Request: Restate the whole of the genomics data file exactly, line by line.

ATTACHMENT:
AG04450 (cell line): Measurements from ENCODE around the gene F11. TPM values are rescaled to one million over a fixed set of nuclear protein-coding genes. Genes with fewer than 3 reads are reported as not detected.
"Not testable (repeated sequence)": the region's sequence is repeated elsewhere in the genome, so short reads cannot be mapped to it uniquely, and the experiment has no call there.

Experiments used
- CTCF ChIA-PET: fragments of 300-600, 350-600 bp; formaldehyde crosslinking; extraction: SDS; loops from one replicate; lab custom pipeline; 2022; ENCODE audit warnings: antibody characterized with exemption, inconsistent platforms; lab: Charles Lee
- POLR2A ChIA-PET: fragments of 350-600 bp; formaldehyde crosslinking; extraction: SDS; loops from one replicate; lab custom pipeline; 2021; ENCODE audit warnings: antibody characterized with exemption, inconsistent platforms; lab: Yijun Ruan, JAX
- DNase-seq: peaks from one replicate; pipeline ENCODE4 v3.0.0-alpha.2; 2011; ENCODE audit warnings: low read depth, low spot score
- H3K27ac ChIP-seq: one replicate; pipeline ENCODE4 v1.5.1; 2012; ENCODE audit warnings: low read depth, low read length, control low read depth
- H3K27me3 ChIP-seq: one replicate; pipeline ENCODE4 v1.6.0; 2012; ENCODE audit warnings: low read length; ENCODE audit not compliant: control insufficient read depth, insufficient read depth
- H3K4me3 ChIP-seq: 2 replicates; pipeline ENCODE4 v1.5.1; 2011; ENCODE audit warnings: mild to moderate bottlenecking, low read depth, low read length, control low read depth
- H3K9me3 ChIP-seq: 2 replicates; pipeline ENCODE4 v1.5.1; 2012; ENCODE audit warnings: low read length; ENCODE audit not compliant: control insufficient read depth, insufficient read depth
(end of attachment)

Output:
AG04450 (cell line): Measurements from ENCODE around the gene F11. TPM values are rescaled to one million over a fixed set of nuclear protein-coding genes. Genes with fewer than 3 reads are reported as not detected.
"Not testable (repeated sequence)": the region's sequence is repeated elsewhere in the genome, so short reads cannot be mapped to it uniquely, and the experiment has no call there.

Experiments used
- CTCF ChIA-PET: fragments of 300-600, 350-600 bp; formaldehyde crosslinking; extraction: SDS; loops from one replicate; lab custom pipeline; 2022; ENCODE audit warnings: antibody characterized with exemption, inconsistent platforms; lab: Charles Lee
- POLR2A ChIA-PET: fragments of 350-600 bp; formaldehyde crosslinking; extraction: SDS; loops from one replicate; lab custom pipeline; 2021; ENCODE audit warnings: antibody characterized with exemption, inconsistent platforms; lab: Yijun Ruan, JAX
- DNase-seq: peaks from one replicate; pipeline ENCODE4 v3.0.0-alpha.2; 2011; ENCODE audit warnings: low read depth, low spot score
- H3K27ac ChIP-seq: one replicate; pipeline ENCODE4 v1.5.1; 2012; ENCODE audit warnings: low read depth, low read length, control low read depth
- H3K27me3 ChIP-seq: one replicate; pipeline ENCODE4 v1.6.0; 2012; ENCODE audit warnings: low read length; ENCODE audit not compliant: control insufficient read depth, insufficient read depth
- H3K4me3 ChIP-seq: 2 replicates; pipeline ENCODE4 v1.5.1; 2011; ENCODE audit warnings: mild to moderate bottlenecking, low read depth, low read length, control low read depth
- H3K9me3 ChIP-seq: 2 replicates; pipeline ENCODE4 v1.5.1; 2012; ENCODE audit warnings: low read length; ENCODE audit not compliant: control insufficient read depth, insufficient read depth